Thursday, December 10, 2015

10% Happier, by Dan Harris, is a great report on meditation, and how it can actually be practiced without magical thinking, etc.  As a newsman, Mr. Harris is ever-skeptical, but his journey as described in this book is a very convincing endorsement for this practice.

Thankfully he reports scientific evidence, and interviews many practitioners of many faiths (debunking the mystical and religious association of "Enlightenment" as the goal) and really comes to describe a health measure of great benefit.  He even concludes the book with an appendix of no-nonsense guides to the practice, vetted by well-known meditation teachers.

The moral of this story is just to sit quietly and pay attention, to the breath, and to those thoughts that will arise, but not defeat us as we recognize them as just thoughts and part of our human "monkey minds" that are just going to think.  While Dan Harris explains how he began to tame his thinking patterns, and to derive greater focus, we also see how he can embrace this "peace-lovin' hippie" practice and not lose his edge as a successful and timely reporter, while gaining emotional resilience in light of the suffering of the world that it is his job to report.

I loved this book!  It was not annoying, and just funny at times and serious as well.  Although I do not try to convert folks to meditative practice, being not so good at it myself, I do believe that this is a right course for humanity as we all strive toward maturity and good sense.  Much gratitude to Dan Harris for writing this book, and for sharing an invaluable gift, without wrapping it up in a mysticism that detracts from this goal of simple self-care.

Tuesday, December 8, 2015

Read  a nice little book about unrequited love, An Unexpected Guest, by Anne Korkeakivi.  I just happened to see it on the book shelf at the library, and checked it out. 

Oh my goodness, if it is not satisfying to read about a love that meant so much, yet that those involved were able to move on and create meaningful lives despite the heartache.  Add to this the  intrigue of an ambassadorship and past political unrest, and there results a story that captures the attention as well as the heart.

Resolving the past is never an easy task, and this lovely story adorned with the pleasant details of arranging a state dinner, makes the journey a significant one.  Perhaps we are all this important, like statesmen and their families, as we create our lives that build upon the past by each meaningful day, with secret treasures of memory in our hearts.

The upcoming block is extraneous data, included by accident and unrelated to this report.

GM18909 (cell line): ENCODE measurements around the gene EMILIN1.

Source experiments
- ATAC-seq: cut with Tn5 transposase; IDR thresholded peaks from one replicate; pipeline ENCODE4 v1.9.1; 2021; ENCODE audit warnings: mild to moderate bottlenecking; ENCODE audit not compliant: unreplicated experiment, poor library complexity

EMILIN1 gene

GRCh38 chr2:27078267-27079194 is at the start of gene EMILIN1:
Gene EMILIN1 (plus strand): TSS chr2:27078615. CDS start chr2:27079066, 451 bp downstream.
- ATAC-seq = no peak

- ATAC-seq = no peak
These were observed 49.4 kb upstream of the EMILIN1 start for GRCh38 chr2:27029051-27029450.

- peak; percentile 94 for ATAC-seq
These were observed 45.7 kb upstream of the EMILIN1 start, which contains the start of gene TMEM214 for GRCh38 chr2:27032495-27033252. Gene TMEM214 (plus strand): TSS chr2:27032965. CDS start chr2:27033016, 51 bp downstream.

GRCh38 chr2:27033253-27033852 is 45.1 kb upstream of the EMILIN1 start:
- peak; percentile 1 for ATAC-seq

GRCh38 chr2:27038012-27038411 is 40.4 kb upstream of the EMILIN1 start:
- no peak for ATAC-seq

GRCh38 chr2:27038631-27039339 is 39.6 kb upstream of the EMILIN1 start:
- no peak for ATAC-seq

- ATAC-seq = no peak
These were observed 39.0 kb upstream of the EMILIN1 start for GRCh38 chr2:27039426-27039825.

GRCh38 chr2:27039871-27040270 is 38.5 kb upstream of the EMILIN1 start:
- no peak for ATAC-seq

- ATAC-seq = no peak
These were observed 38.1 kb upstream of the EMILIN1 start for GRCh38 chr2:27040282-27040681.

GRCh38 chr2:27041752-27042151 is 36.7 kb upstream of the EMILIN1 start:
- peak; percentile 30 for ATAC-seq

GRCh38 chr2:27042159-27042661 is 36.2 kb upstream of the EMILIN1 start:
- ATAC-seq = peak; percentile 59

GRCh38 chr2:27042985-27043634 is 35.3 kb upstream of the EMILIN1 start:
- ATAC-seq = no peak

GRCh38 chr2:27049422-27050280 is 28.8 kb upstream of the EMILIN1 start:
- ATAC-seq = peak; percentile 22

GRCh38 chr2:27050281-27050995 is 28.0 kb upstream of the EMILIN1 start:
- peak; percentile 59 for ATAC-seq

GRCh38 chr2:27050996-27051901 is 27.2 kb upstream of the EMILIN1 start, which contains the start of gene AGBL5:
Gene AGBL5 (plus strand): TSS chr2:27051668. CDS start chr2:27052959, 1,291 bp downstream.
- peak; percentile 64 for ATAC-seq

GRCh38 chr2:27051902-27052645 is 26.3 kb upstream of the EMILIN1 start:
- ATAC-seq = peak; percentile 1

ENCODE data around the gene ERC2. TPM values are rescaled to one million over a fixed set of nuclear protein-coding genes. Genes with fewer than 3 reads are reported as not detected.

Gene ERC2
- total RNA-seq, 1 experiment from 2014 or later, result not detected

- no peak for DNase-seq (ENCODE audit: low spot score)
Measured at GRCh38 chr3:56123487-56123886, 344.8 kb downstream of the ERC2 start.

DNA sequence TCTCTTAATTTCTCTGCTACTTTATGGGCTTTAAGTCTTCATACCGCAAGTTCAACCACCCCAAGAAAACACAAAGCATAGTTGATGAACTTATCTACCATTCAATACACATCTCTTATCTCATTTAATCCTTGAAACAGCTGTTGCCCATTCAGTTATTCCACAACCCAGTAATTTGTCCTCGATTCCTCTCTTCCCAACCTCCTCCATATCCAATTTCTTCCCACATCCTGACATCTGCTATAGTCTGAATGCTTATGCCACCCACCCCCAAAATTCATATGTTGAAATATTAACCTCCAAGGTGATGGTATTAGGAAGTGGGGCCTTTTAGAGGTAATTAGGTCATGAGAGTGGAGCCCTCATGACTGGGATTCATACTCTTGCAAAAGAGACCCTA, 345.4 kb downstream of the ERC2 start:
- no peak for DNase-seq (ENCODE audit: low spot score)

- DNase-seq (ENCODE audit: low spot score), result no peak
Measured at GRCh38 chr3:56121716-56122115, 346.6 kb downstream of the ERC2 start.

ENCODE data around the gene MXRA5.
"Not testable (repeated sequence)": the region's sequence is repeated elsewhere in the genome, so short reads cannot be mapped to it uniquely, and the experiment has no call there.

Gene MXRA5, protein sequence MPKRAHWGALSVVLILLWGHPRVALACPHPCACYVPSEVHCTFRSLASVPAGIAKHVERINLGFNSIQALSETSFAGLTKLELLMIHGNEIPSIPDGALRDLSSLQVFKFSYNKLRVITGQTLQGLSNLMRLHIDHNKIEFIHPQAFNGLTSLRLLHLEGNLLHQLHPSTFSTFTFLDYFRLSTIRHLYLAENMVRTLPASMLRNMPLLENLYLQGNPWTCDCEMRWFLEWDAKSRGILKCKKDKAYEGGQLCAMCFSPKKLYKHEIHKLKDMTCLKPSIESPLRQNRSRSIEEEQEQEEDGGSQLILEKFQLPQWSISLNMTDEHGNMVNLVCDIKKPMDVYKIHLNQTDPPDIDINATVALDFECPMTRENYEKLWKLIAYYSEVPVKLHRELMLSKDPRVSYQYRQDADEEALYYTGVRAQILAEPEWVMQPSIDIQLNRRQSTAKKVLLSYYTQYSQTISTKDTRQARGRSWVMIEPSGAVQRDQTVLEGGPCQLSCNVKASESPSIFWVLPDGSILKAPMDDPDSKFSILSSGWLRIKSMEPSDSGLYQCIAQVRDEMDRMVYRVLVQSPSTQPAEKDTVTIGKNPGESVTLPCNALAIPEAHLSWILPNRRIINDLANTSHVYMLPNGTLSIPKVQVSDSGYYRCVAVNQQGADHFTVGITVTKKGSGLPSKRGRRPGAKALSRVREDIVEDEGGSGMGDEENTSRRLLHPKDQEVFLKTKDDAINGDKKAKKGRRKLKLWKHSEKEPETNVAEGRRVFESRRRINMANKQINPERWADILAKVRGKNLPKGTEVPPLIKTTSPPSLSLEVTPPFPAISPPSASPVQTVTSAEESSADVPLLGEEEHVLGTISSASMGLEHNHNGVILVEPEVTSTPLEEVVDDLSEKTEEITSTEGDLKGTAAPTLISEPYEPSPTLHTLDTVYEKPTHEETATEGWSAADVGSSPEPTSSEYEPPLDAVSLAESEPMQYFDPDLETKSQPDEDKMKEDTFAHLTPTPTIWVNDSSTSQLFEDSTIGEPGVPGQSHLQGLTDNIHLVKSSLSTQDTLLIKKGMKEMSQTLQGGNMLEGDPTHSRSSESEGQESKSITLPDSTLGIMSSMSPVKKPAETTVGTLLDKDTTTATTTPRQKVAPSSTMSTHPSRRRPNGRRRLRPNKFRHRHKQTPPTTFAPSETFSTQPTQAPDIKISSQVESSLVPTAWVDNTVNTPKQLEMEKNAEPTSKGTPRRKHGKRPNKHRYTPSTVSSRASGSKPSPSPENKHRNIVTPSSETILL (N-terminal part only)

This book does transition between past and present nicely, with all accompanying emotion.  The characters are interesting to say the least, and the involvement of the readers' emotions with the allure of mistakenly unrequited love is ever-entertaining, or at least I think so.  Some readers might not be interested, but I enjoyed it, and was glad to have read it.

Thursday, December 3, 2015

Well, I finally read Me Before You by Jojo Moyes, and I'm so glad that I did.  It is one of those books that is full of surprises, as characters grow and develop, and life is incredibly difficult, as it is.  Ms. Moyes does have such a way of creating characters for whom the reader becomes incredibly concerned and emotionally attached.

By no means do I want to make this book any less exciting by explaining why and how the characters do what they do, as the element of surprise is crucial to the oddly life-affirming story that is also quite heart-wrenching.

Have not yet read the sequel, but am so much looking forward to it.  While the emotional investment in her novels is quite high, this is probably what makes them so endearing.  I love the fact that she draws very real-seeming people very precisely and true to the form that she invents.

So, yes, I do love emotional "chick-lit" and think that everyone should read it to warm the heart and grow as a human!